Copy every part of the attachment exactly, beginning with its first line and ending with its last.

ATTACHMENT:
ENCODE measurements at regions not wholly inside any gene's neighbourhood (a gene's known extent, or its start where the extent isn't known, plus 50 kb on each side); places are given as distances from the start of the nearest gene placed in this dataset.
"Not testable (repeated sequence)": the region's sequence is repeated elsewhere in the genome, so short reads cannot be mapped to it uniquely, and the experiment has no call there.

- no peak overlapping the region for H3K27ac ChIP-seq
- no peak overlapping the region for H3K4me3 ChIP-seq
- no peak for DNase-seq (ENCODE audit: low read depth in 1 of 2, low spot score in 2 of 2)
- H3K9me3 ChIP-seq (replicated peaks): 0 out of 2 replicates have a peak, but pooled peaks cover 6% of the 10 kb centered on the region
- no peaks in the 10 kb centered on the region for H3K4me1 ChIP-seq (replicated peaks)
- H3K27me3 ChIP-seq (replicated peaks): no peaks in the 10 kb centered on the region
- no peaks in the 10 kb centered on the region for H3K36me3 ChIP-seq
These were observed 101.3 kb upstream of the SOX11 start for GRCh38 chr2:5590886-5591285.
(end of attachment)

ENCODE measurements at regions not wholly inside any gene's neighbourhood (a gene's known extent, or its start where the extent isn't known, plus 50 kb on each side); places are given as distances from the start of the nearest gene placed in this dataset.
"Not testable (repeated sequence)": the region's sequence is repeated elsewhere in the genome, so short reads cannot be mapped to it uniquely, and the experiment has no call there.

- no peak overlapping the region for H3K27ac ChIP-seq
- no peak overlapping the region for H3K4me3 ChIP-seq
- no peak for DNase-seq (ENCODE audit: low read depth in 1 of 2, low spot score in 2 of 2)
- H3K9me3 ChIP-seq (replicated peaks): 0 out of 2 replicates have a peak, but pooled peaks cover 6% of the 10 kb centered on the region
- no peaks in the 10 kb centered on the region for H3K4me1 ChIP-seq (replicated peaks)
- H3K27me3 ChIP-seq (replicated peaks): no peaks in the 10 kb centered on the region
- no peaks in the 10 kb centered on the region for H3K36me3 ChIP-seq
These were observed 101.3 kb upstream of the SOX11 start for GRCh38 chr2:5590886-5591285.